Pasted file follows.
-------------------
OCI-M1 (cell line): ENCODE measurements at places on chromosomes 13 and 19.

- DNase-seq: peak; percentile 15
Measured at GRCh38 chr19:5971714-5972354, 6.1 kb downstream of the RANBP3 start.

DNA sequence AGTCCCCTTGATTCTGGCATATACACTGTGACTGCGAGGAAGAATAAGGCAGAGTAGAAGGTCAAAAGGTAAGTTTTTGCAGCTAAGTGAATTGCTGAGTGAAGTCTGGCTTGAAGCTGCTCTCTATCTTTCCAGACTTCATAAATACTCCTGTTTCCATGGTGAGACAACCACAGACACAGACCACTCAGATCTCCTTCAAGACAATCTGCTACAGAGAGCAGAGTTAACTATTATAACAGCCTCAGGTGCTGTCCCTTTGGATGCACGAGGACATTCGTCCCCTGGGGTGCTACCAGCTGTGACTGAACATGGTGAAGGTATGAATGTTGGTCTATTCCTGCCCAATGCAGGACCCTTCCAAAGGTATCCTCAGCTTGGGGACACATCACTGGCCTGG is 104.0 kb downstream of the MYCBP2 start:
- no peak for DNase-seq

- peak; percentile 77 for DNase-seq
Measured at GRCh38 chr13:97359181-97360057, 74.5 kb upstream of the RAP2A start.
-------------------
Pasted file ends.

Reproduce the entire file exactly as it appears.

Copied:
OCI-M1 (cell line): ENCODE measurements at places on chromosomes 13 and 19.

- DNase-seq: peak; percentile 15
Measured at GRCh38 chr19:5971714-5972354, 6.1 kb downstream of the RANBP3 start.

DNA sequence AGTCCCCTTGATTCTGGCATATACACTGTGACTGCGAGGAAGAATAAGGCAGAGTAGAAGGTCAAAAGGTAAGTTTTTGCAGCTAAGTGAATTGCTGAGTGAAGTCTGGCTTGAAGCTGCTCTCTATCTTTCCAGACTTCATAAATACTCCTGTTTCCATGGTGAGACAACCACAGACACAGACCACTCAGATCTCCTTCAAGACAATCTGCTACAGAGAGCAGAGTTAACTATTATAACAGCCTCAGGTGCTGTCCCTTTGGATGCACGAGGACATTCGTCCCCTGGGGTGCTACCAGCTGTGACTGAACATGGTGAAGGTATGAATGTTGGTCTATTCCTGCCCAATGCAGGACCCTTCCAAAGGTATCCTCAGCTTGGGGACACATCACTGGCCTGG is 104.0 kb downstream of the MYCBP2 start:
- no peak for DNase-seq

- peak; percentile 77 for DNase-seq
Measured at GRCh38 chr13:97359181-97360057, 74.5 kb upstream of the RAP2A start.